Please be patient with me. I'm still working on website information. Check back regularly. There will be new articles, personal items and of course more pictures!
I was looking over the information for the website and I noticed a theme that might trouble some readers. On the home page the first two tabs start with "my". I would have had all of them start with "my" but there isn't enough room. Am I just terribly possessive or is there a reason?
One of the saddest problems with many forms of parenting is that some parents (sometimes innocently) don't connect all the pieces of parenting. Most any psychologist will agree that the "whys" of our actions can sometimes be more important than our actual actions. Understanding why can change the focus of any discussion or problem. For example, a child crying because he doesn't want to go to bed shouldn't be punished if you find out that he's allergic to the detergent you use to wash the sheets and though there's no rash - his entire body feels sore and hurts.
Finding out the whys of parenting is an important part of making sure our child can navigate in this world. So why do I use "my" so much? I was taught to have a world view. In other words - to think about others and how I can help make this world a little better. But having a world view and wanting to help doesn't come entirely from sharing. It comes from a feeling of responsibility. And in order to feel responsible you must first "own" the situation or thing.
While riding and observing with a protective services agent, the missing link for most of the parents we interviewed was not that they felt guilty - but rather that they didn't feel a sense of ownership of the child or to the problem. In counseling with hurting parents, the first important step is when they accept responsibility for their actions and "own" their children.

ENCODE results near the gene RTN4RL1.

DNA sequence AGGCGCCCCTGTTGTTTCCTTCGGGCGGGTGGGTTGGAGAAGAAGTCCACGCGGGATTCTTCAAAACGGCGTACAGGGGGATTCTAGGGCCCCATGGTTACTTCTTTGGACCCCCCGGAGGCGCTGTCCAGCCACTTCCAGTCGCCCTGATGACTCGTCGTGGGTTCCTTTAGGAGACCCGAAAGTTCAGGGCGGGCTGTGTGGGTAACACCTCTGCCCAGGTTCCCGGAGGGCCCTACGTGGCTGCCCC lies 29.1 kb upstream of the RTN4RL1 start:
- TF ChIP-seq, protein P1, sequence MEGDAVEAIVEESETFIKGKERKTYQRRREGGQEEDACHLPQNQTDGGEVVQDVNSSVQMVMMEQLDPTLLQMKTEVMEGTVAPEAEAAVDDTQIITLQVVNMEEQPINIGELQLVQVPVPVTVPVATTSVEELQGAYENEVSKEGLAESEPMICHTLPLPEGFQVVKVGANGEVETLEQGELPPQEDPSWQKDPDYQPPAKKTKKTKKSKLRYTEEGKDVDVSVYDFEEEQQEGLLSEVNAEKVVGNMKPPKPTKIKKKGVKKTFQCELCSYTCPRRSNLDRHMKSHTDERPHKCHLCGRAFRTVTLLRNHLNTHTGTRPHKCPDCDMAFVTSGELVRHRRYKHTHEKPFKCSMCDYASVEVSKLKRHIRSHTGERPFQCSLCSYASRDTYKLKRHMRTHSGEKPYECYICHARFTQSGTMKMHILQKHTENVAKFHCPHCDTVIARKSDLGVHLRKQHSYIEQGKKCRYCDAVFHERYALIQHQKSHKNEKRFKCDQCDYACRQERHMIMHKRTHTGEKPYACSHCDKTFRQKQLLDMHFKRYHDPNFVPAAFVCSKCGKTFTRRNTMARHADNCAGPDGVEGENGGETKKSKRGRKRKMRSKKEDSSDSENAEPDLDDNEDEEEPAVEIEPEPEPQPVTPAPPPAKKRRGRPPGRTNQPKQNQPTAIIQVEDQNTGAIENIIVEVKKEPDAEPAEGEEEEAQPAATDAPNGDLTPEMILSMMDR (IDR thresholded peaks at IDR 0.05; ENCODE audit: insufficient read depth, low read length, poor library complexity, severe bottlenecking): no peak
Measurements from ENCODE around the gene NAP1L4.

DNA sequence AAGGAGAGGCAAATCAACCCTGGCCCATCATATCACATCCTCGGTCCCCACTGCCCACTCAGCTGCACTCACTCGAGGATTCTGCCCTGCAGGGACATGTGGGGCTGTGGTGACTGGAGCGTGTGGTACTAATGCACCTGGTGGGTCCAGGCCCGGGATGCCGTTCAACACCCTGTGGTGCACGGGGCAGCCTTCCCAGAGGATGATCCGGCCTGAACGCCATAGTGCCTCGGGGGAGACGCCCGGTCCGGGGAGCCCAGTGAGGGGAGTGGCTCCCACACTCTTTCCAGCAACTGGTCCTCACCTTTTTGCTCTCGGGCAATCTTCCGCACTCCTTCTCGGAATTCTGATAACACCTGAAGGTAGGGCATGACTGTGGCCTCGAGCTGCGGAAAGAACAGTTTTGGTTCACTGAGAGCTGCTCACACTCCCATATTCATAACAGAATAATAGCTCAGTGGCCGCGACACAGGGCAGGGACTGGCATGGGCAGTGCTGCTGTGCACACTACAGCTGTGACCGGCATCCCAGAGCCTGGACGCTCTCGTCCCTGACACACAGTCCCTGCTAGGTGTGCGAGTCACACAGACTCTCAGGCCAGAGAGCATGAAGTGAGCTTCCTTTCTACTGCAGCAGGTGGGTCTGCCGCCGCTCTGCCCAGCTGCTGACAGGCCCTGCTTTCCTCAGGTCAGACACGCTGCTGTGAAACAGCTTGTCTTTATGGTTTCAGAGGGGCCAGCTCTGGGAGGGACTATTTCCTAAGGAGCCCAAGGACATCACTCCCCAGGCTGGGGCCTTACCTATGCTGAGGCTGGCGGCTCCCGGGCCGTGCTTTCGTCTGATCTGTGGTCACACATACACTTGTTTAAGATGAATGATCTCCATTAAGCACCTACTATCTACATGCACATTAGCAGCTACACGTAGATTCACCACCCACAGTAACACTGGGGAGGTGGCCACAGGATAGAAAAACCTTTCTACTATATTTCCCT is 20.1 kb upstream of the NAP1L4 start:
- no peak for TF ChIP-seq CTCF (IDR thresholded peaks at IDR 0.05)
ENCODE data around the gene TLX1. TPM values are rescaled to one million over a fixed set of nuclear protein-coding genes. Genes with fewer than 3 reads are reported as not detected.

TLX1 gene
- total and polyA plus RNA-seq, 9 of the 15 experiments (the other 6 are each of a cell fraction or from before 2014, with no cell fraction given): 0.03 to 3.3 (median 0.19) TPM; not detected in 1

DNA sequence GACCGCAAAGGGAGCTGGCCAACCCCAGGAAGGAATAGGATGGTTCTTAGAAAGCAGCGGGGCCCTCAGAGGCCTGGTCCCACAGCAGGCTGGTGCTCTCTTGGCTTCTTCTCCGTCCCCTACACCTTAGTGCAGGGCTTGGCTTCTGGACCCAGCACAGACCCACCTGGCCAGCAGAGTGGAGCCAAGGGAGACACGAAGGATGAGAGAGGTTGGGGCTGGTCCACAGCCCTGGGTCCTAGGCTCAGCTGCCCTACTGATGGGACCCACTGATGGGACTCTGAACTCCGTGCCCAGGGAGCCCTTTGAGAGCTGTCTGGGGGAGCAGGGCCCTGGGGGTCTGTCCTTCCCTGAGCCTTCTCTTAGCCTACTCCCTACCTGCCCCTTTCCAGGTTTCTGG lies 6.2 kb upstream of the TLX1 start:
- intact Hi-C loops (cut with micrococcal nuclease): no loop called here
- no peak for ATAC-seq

As parents we should encourage our children to "own" their problems and situations. Once they've done that, then we can teach them about love, caring, sharing and reaching out. Owning their situations also helps produce responsibility and helps them to define their place within the family. Imagine children who are able to say, "I have trouble being late, but I'm working on it. My goal is to have it conquered by August." Don't get discouraged - it can happen. When you allow your children, husband, friends...to "own" their lives you set them free and it won't be long until they will see every problem as a chance to improve.
If everything in your house belongs to everyone and every situation is all inclusive, your child will tend to be fussy and even more possessive and intolerant. Why? He will feel that he needs to "fight" for the right to participate or to use an item. Generic and all inclusive does not produce sharing and caring. After all, if it belongs to everyone - who is responsible for it's care? If I'm always going to be included, why should I work to maintain a good relationship? Generic and all inclusive does not produce responsibility or a healthy world view.
MY tip for today. Teach your children that it is okay and proper to have things that are off limits to others. Once you agree that little Johnny has the right to say no to Sally's demands to play with his toy - then you can teach them both the value of sharing from the heart!
So, here's to my family and my story and my website. I am totally responsible.
What do you think?